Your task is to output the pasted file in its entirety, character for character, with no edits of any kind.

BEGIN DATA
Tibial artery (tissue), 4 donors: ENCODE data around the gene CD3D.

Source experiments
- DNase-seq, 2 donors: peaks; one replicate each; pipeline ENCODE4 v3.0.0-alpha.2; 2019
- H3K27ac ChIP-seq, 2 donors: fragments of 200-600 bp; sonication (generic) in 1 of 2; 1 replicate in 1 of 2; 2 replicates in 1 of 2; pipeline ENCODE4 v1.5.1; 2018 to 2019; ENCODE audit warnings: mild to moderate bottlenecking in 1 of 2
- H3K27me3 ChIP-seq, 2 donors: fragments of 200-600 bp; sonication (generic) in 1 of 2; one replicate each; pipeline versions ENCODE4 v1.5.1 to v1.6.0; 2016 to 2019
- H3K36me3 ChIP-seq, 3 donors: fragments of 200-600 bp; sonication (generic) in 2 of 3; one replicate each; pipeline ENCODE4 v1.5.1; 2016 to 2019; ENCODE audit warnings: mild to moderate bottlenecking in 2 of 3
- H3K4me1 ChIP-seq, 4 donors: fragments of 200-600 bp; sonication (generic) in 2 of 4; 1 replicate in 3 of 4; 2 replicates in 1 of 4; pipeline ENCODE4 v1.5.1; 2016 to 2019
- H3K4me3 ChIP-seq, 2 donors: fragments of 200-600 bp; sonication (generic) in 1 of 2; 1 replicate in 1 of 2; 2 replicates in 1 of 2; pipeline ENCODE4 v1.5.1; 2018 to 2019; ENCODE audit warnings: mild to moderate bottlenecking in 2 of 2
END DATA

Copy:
Tibial artery (tissue), 4 donors: ENCODE data around the gene CD3D.

Source experiments
- DNase-seq, 2 donors: peaks; one replicate each; pipeline ENCODE4 v3.0.0-alpha.2; 2019
- H3K27ac ChIP-seq, 2 donors: fragments of 200-600 bp; sonication (generic) in 1 of 2; 1 replicate in 1 of 2; 2 replicates in 1 of 2; pipeline ENCODE4 v1.5.1; 2018 to 2019; ENCODE audit warnings: mild to moderate bottlenecking in 1 of 2
- H3K27me3 ChIP-seq, 2 donors: fragments of 200-600 bp; sonication (generic) in 1 of 2; one replicate each; pipeline versions ENCODE4 v1.5.1 to v1.6.0; 2016 to 2019
- H3K36me3 ChIP-seq, 3 donors: fragments of 200-600 bp; sonication (generic) in 2 of 3; one replicate each; pipeline ENCODE4 v1.5.1; 2016 to 2019; ENCODE audit warnings: mild to moderate bottlenecking in 2 of 3
- H3K4me1 ChIP-seq, 4 donors: fragments of 200-600 bp; sonication (generic) in 2 of 4; 1 replicate in 3 of 4; 2 replicates in 1 of 4; pipeline ENCODE4 v1.5.1; 2016 to 2019
- H3K4me3 ChIP-seq, 2 donors: fragments of 200-600 bp; sonication (generic) in 1 of 2; 1 replicate in 1 of 2; 2 replicates in 1 of 2; pipeline ENCODE4 v1.5.1; 2018 to 2019; ENCODE audit warnings: mild to moderate bottlenecking in 2 of 2